However, all that being said, it is amazing to see how viral a message can become with the quick-publishing power we all have in microblogging. It used to be amazing to see how many people would blog and reblog about something, but retweeting has the ability to spread much farther, much faster.

  7. Great post!

    Not only is this a phenomenon that spreads a meme faster to new networks through weak ties.

    The retweet also reinforces the meme within the smaller network, as there is probably considerable overlap of connections within it. Receiving the tweet, and the following retweets, reinforces the meme through social proof. More people are paying attention to this particular idea, which makes us more likely to pay attention to it ourselves.

    It is only the individual nodes on the fringes, with just one connection within the network, and the rest of their connections in other networks, that can retweet the meme without overlap.

    I guess this can occur up until some kind of saturation point, when there is no real use retweeting it anymore.

    I think the monitoring of microblogs in general is important, but monitoring retweets adds an extra dimension, as it is basically monitoring memes that have proved themselves as having viral potential.

  8. Retweeting is powerful!

    A couple of things – for your search it’s important to search for: retweet, RT other variations that people are using

    In our SM monitoring tool, Techrigy SM2, we can filter the Twitter results by retweet, RT, etc That takes you to a very granular level where you can determine velocity.

    I think it’s more important to look at the high level & watch the conversations as they shift from twitter to other sources & easily identify the influencers in each source type (then respond asap).
    connie@techrigy.com

  9. Nice post Jeremiah. Readers of your blog maybe interested in checking out or joining the Word of Mouth Marketing Association or WOMMA (womma.org). The organization was founded by some of today’s leading experts in WOM. They also have some great case studies for those interested. To Adam Gershenbaum feel free to ping me to connect you with some folks that are using Visible Technologies software.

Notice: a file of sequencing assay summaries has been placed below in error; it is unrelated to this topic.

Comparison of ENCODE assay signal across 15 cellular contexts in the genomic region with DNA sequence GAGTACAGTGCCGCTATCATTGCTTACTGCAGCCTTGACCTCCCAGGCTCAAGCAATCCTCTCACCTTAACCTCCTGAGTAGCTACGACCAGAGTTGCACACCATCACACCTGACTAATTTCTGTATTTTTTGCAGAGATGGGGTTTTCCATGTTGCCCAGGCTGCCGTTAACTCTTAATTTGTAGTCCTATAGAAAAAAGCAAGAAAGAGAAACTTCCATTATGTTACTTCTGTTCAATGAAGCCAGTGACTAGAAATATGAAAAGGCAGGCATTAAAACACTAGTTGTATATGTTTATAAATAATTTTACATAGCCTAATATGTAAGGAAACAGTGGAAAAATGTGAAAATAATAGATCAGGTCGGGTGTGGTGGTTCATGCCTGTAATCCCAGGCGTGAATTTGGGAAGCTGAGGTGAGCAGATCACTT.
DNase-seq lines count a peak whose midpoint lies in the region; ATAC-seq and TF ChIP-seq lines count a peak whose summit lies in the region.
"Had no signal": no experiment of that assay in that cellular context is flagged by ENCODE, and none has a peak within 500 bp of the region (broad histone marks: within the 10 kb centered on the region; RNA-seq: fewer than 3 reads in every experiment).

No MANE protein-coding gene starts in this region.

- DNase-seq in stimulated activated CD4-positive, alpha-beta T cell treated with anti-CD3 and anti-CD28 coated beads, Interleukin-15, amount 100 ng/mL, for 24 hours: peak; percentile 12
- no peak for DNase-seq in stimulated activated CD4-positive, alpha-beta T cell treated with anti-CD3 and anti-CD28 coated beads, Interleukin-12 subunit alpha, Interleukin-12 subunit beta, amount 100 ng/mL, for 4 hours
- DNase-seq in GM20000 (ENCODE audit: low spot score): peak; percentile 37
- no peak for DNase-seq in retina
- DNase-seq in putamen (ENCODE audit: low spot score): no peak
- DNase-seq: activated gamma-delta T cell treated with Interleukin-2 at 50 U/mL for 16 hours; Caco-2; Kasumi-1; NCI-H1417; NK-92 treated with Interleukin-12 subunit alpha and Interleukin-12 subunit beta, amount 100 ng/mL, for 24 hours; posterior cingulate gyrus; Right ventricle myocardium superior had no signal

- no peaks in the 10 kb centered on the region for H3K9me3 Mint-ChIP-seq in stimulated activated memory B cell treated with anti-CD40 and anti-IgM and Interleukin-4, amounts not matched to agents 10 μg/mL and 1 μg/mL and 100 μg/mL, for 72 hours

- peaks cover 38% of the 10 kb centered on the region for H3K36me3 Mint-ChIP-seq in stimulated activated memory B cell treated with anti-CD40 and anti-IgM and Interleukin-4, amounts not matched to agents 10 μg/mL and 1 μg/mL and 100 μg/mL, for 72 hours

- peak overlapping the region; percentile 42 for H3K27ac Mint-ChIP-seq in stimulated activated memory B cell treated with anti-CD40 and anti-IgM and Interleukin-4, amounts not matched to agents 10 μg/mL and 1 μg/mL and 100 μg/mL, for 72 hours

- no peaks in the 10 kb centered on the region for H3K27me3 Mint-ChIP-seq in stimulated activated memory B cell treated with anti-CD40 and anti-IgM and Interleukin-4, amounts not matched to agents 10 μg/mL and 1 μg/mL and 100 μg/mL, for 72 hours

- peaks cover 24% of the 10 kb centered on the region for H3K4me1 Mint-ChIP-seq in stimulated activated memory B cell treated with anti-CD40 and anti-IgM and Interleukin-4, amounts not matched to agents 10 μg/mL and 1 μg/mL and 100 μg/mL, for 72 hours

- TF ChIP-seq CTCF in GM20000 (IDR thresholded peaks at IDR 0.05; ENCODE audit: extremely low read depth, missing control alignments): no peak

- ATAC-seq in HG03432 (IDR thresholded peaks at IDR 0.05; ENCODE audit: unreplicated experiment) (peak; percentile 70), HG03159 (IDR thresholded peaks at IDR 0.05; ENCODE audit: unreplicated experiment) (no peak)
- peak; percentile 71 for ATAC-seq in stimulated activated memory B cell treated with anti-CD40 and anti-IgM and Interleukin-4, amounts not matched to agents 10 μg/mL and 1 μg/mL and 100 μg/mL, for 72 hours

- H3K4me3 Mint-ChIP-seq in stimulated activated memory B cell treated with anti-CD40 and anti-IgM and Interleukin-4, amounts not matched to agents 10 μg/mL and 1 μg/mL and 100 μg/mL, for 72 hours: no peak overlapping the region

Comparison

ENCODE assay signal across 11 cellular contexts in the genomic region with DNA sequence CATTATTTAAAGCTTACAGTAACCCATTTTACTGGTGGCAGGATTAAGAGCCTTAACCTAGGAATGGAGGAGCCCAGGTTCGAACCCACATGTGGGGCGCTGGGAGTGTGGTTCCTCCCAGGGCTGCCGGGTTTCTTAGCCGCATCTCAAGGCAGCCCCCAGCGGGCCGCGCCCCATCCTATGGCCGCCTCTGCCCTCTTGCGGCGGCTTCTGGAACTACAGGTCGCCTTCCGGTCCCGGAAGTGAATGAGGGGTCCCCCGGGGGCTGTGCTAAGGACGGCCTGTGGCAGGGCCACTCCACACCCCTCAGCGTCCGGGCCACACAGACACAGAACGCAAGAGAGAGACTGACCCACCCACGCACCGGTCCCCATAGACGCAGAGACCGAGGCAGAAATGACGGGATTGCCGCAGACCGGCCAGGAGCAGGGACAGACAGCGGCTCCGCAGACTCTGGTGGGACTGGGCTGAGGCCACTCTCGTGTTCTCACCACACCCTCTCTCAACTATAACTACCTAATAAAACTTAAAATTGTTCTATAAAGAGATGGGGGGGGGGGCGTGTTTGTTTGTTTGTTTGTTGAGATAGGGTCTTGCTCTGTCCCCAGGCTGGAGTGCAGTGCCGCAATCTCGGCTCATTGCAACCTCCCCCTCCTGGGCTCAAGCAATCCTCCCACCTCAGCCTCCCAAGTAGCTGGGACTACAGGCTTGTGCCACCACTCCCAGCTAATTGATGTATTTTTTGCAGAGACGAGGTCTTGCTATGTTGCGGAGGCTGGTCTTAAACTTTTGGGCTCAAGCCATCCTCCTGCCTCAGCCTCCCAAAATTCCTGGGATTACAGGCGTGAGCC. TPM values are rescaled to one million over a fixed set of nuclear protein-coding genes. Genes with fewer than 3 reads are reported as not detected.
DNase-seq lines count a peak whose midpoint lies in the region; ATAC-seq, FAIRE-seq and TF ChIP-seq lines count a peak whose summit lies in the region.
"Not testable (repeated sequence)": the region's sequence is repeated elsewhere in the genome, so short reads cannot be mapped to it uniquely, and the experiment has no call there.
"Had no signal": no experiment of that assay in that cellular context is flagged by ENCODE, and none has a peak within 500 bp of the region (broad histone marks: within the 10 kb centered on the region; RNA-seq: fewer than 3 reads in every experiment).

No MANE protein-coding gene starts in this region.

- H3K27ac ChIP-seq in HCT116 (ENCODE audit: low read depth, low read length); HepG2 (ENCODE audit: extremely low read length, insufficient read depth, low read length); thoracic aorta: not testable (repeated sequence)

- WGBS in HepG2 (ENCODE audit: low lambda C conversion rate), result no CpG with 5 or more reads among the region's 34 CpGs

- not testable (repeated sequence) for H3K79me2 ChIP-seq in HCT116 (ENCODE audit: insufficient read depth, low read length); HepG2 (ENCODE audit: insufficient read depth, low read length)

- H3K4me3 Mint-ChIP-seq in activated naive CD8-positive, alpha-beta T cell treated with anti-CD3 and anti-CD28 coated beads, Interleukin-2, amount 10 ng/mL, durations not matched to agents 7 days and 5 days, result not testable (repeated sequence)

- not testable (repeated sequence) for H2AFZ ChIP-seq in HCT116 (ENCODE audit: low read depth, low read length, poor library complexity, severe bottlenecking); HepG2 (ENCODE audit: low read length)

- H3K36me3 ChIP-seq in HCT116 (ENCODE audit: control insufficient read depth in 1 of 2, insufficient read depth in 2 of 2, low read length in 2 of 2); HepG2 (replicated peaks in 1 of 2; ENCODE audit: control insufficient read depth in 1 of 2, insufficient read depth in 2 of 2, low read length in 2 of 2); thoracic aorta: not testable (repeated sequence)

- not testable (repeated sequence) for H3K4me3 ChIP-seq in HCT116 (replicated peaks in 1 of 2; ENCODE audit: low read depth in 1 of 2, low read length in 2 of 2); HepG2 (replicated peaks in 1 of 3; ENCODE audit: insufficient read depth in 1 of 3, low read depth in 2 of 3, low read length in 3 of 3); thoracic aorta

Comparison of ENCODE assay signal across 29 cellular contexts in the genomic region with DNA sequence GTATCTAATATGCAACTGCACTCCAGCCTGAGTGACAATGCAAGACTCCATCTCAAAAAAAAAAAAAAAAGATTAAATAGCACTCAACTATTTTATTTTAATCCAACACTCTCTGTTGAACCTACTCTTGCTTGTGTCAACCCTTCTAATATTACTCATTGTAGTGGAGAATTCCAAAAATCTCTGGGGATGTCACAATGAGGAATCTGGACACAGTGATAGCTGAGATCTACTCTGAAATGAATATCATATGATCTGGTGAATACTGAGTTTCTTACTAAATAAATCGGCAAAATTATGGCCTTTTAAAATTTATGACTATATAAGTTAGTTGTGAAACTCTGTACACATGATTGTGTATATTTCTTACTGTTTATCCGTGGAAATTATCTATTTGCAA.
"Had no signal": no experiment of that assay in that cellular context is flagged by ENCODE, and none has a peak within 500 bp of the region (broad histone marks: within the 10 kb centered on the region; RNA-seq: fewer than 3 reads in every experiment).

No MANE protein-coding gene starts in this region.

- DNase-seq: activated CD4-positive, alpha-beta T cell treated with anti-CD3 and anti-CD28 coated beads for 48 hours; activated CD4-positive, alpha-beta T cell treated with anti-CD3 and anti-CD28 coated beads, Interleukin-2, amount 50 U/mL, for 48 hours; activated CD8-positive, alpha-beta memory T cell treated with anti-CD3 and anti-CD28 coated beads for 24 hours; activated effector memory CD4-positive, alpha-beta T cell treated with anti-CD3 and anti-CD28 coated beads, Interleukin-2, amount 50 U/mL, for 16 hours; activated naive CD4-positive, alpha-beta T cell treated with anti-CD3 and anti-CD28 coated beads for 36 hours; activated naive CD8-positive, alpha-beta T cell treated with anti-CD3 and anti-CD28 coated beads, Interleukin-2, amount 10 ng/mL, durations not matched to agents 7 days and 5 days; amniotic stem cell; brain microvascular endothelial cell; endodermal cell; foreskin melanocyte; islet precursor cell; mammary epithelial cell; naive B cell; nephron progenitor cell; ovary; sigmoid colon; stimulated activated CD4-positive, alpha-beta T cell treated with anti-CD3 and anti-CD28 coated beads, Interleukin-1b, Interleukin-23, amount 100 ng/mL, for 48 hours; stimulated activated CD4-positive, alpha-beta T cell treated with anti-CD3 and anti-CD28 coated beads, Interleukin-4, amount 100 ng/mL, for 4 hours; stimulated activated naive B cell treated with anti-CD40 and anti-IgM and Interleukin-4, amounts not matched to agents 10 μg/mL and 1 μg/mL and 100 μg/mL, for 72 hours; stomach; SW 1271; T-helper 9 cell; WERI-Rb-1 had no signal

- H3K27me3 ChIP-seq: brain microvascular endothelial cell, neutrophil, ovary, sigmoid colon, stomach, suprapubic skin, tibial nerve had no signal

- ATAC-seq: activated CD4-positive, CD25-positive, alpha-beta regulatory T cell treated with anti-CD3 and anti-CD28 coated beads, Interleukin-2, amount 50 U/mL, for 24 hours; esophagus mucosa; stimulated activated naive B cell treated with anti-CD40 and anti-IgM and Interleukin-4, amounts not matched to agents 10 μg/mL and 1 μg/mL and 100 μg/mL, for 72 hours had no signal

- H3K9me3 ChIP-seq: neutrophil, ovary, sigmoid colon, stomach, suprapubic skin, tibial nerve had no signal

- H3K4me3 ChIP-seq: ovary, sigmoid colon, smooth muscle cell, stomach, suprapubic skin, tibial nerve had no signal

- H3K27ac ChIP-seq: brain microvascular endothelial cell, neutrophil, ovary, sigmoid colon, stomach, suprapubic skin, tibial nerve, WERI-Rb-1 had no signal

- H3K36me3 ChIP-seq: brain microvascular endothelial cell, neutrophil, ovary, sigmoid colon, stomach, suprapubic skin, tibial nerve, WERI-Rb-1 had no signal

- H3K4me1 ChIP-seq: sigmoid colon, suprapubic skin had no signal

Blake Cahill
    Visible Technologies

  10. As one of the most prolific retweeters around, I want to give a shout out to twhirl for encouraging retweet behavior by giving a simple button to do it. I don’t think I would ever have adopted retweeting with such gusto without that easy feature.

    This example illustrates just how important architectural choices are in creating viral applications.

    What’s so wonderful about twitter is that its minimal interface has led to an explosion of user and third-party application innovation. It’s a bit like what Alexander Pope said about writing in rhymed couplets: the limits of the form made his creativity shoot out, as water from a fountain.

  11. I am all in for Word of Mouth, nothing against anyone but isn’t retweet a part of something that people in the social media circles refer to as “Echo Chamber” ? Not only this re-tweeting also leads IMHO to more scattered conversations which call for new tools to collate them all.

    I think there can be(are) better ways of sharing good content without the above mentioned ills

    My 2 cents

  12. I’ve been using budurl.com in many of my tweets just to check out the metrics they provide (that’s to say, this is not a paid endorsement or anything) and they indicate the definite power of the retweet. My links that have been retweeted by friends/followers definitely have the highest clickthrough rates.

    I see that Adam Cohen mentioned twitturly.com — I’ve been wondering about them because they tend to generate the highest number of clickthroughs for those budurls that get retweeted. A “Digg for tweets”, huh? I’ll be keeping my eye on that one.